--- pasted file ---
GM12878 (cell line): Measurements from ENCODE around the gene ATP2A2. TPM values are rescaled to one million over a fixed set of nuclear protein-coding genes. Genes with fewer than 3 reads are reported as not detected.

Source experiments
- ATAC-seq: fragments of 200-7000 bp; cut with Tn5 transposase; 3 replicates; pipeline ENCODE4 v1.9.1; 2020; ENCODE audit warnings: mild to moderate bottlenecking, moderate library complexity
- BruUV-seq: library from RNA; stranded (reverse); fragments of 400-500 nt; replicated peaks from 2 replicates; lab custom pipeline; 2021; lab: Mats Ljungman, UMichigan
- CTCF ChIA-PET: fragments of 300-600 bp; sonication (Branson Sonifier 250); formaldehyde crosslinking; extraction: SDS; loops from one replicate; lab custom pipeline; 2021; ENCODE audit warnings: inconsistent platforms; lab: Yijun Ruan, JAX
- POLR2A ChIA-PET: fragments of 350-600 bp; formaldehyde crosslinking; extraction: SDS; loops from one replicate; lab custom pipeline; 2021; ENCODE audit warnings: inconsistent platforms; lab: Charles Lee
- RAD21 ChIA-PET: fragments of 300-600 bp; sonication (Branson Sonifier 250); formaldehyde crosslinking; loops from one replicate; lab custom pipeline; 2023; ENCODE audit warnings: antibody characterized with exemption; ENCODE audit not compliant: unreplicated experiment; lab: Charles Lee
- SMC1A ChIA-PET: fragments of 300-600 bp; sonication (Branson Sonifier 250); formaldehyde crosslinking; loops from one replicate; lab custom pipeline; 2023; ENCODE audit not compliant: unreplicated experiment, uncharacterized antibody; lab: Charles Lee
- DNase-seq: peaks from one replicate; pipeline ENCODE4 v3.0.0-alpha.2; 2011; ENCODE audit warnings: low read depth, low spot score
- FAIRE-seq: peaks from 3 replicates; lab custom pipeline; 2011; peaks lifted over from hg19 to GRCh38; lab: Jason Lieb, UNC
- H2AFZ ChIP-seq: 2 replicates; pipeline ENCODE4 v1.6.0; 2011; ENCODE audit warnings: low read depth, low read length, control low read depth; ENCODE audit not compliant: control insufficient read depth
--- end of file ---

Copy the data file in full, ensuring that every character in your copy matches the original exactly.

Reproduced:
GM12878 (cell line): Measurements from ENCODE around the gene ATP2A2. TPM values are rescaled to one million over a fixed set of nuclear protein-coding genes. Genes with fewer than 3 reads are reported as not detected.

Source experiments
- ATAC-seq: fragments of 200-7000 bp; cut with Tn5 transposase; 3 replicates; pipeline ENCODE4 v1.9.1; 2020; ENCODE audit warnings: mild to moderate bottlenecking, moderate library complexity
- BruUV-seq: library from RNA; stranded (reverse); fragments of 400-500 nt; replicated peaks from 2 replicates; lab custom pipeline; 2021; lab: Mats Ljungman, UMichigan
- CTCF ChIA-PET: fragments of 300-600 bp; sonication (Branson Sonifier 250); formaldehyde crosslinking; extraction: SDS; loops from one replicate; lab custom pipeline; 2021; ENCODE audit warnings: inconsistent platforms; lab: Yijun Ruan, JAX
- POLR2A ChIA-PET: fragments of 350-600 bp; formaldehyde crosslinking; extraction: SDS; loops from one replicate; lab custom pipeline; 2021; ENCODE audit warnings: inconsistent platforms; lab: Charles Lee
- RAD21 ChIA-PET: fragments of 300-600 bp; sonication (Branson Sonifier 250); formaldehyde crosslinking; loops from one replicate; lab custom pipeline; 2023; ENCODE audit warnings: antibody characterized with exemption; ENCODE audit not compliant: unreplicated experiment; lab: Charles Lee
- SMC1A ChIA-PET: fragments of 300-600 bp; sonication (Branson Sonifier 250); formaldehyde crosslinking; loops from one replicate; lab custom pipeline; 2023; ENCODE audit not compliant: unreplicated experiment, uncharacterized antibody; lab: Charles Lee
- DNase-seq: peaks from one replicate; pipeline ENCODE4 v3.0.0-alpha.2; 2011; ENCODE audit warnings: low read depth, low spot score
- FAIRE-seq: peaks from 3 replicates; lab custom pipeline; 2011; peaks lifted over from hg19 to GRCh38; lab: Jason Lieb, UNC
- H2AFZ ChIP-seq: 2 replicates; pipeline ENCODE4 v1.6.0; 2011; ENCODE audit warnings: low read depth, low read length, control low read depth; ENCODE audit not compliant: control insufficient read depth